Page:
Author(s): Samer Hamadneh, Jamal Hassan, Muhammad Alshurideh, Barween Al Kurdi & Ahmad Aburayya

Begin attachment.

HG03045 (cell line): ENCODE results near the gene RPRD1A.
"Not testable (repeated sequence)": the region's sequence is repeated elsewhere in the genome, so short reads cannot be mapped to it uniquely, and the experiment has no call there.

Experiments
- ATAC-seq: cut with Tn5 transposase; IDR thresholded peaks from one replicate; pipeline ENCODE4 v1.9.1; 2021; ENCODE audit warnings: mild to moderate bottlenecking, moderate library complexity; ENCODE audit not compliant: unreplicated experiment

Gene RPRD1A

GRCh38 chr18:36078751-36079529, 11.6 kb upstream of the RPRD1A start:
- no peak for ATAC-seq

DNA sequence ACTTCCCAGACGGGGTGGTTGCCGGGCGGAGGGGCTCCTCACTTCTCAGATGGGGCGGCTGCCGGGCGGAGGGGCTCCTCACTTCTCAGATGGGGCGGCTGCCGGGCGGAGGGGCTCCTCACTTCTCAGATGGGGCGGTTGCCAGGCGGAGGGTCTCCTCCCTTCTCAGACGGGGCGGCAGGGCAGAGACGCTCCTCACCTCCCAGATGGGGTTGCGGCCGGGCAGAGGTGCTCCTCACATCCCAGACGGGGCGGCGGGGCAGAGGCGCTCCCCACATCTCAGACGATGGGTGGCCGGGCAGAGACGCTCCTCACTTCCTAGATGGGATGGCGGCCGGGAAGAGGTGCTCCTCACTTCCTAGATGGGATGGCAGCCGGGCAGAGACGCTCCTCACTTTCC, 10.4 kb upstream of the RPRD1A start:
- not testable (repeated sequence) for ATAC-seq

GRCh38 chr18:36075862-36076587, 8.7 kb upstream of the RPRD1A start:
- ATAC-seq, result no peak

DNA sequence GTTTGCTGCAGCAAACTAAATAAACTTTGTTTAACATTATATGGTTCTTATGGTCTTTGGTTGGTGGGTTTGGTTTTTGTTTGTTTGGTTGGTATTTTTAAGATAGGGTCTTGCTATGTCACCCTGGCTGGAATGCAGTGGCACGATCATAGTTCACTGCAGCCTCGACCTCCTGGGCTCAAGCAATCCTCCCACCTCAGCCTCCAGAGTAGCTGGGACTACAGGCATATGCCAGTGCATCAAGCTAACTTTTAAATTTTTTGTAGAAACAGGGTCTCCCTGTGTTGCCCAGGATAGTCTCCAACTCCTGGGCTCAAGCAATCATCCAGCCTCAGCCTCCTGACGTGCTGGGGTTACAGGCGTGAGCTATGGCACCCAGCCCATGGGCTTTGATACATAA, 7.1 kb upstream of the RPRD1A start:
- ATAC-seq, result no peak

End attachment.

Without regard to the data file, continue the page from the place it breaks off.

Brands are perceived to possess a personality that consumers choose to self-express and thus create their self-identities. Despite the extensive research that suggests that the self-expression can be a key driver for brand choice and preference, little research has been conducted to understand the role brands play in constructing consumers self-identity. This study attempts to address this gap by examining the relationship between brand personality and consumer self-identity. Further, the study adopts an international perspective by establishing how consumer cultural orientations can moderate such relationship amongst Chinese and British consumers. The study adopts a quantitative research design and uses an online survey to assess the effect of brand personality on consumer identity. In total, 139 participants took part, with 85 from the UK and 54 from China. A number of statistical tests were conducted, including an analysis of variance, t-test, Cronbach’s Alpha and means were computed. The showed that the effect of brand personality was insignificant. However, the results found that the differences between the UK and China were evident. The study offers some managerial advice to brand managers and marketers operating in global markets.